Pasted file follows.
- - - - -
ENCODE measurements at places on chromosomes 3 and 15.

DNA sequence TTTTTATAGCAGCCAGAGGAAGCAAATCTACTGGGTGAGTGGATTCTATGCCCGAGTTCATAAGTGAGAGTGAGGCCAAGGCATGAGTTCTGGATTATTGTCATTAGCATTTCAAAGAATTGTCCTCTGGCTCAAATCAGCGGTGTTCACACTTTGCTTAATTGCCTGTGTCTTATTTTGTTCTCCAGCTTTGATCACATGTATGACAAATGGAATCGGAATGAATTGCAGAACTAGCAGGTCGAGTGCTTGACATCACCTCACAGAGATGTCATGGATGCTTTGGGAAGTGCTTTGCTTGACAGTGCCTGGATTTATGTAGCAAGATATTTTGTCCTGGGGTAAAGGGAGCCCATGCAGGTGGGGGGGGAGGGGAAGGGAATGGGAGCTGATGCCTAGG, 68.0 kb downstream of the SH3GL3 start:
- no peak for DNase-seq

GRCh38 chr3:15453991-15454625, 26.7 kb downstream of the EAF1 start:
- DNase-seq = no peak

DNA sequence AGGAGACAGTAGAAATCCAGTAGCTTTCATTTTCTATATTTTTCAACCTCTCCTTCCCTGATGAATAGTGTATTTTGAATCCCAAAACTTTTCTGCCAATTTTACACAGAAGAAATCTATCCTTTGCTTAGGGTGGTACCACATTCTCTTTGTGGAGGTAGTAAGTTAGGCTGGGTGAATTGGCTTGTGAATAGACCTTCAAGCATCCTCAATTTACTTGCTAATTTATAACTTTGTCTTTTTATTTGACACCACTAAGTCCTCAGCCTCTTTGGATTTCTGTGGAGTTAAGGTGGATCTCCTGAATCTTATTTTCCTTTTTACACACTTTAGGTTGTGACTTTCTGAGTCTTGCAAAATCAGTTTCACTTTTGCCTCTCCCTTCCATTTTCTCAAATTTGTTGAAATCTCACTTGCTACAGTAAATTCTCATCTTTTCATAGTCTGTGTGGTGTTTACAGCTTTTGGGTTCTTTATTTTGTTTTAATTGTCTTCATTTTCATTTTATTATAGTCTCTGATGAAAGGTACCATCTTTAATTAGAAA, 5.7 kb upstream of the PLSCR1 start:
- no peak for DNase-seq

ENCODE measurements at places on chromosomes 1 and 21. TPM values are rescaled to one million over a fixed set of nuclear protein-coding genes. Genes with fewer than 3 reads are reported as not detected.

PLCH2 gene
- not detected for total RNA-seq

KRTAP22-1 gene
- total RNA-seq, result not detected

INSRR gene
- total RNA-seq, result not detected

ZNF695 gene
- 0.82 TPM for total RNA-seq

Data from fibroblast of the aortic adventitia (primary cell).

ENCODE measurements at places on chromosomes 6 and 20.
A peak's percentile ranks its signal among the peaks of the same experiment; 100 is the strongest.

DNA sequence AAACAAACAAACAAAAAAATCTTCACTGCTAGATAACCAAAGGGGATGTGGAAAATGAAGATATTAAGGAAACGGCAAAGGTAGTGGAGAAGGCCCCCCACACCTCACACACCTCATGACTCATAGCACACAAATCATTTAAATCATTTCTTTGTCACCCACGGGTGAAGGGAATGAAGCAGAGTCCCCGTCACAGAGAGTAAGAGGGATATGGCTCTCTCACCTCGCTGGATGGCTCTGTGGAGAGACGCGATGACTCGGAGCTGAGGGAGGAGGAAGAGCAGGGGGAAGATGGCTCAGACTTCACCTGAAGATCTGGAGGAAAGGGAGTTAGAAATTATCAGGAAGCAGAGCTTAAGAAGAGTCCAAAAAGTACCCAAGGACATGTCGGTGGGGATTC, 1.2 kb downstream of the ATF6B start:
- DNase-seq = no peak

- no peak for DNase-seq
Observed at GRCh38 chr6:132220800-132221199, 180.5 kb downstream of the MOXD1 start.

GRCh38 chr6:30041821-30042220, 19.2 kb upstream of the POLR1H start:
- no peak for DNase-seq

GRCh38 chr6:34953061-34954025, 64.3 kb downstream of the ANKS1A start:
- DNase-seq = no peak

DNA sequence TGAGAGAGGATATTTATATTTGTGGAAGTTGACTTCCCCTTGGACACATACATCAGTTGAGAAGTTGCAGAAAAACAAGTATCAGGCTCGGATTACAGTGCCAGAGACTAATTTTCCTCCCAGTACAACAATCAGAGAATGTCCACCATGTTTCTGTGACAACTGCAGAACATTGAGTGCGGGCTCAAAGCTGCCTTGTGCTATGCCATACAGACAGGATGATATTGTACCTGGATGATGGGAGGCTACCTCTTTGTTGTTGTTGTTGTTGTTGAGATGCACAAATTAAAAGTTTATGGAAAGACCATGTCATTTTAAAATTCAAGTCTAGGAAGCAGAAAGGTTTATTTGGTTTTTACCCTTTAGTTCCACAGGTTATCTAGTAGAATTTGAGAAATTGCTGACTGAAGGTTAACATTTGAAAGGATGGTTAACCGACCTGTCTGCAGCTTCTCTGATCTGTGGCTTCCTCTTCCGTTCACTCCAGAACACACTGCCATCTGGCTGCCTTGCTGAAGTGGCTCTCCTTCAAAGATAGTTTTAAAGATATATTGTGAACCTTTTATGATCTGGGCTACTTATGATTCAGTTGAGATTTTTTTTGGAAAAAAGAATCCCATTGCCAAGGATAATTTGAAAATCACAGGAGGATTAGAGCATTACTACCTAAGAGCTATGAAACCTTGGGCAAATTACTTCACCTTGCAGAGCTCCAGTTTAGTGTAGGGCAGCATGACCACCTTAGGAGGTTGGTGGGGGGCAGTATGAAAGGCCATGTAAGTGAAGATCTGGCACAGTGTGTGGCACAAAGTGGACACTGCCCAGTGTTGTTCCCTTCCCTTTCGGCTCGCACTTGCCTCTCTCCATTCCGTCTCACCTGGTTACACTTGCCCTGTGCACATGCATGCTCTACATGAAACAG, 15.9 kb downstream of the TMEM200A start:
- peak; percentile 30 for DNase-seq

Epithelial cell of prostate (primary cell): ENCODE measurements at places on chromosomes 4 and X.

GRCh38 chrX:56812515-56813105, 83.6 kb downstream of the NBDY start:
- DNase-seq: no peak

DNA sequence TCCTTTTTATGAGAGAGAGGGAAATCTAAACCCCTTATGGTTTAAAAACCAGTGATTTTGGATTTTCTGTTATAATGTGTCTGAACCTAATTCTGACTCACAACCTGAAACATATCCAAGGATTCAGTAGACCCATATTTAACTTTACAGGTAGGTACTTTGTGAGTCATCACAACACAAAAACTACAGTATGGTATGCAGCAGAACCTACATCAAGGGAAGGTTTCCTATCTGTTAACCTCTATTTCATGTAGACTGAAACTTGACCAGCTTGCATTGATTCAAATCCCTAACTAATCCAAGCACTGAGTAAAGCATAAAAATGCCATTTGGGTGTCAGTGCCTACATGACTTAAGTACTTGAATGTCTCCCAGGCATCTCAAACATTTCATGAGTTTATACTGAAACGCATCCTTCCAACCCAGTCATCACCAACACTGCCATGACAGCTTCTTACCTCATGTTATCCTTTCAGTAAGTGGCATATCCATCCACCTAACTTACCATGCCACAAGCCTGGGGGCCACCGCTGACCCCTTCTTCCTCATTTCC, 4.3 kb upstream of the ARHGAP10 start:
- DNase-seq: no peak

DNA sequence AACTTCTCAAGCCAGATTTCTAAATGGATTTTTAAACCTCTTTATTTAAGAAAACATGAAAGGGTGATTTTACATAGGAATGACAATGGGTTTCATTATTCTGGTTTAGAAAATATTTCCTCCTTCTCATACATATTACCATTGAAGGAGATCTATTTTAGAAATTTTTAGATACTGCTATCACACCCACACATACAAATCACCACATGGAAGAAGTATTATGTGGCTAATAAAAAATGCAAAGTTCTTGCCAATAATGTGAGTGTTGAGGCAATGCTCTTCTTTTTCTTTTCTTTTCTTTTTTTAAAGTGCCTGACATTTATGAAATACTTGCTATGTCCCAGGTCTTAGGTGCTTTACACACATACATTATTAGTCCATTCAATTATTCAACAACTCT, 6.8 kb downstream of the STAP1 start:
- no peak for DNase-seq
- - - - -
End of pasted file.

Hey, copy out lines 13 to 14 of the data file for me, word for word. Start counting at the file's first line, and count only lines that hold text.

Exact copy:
INSRR gene
- total RNA-seq, result not detected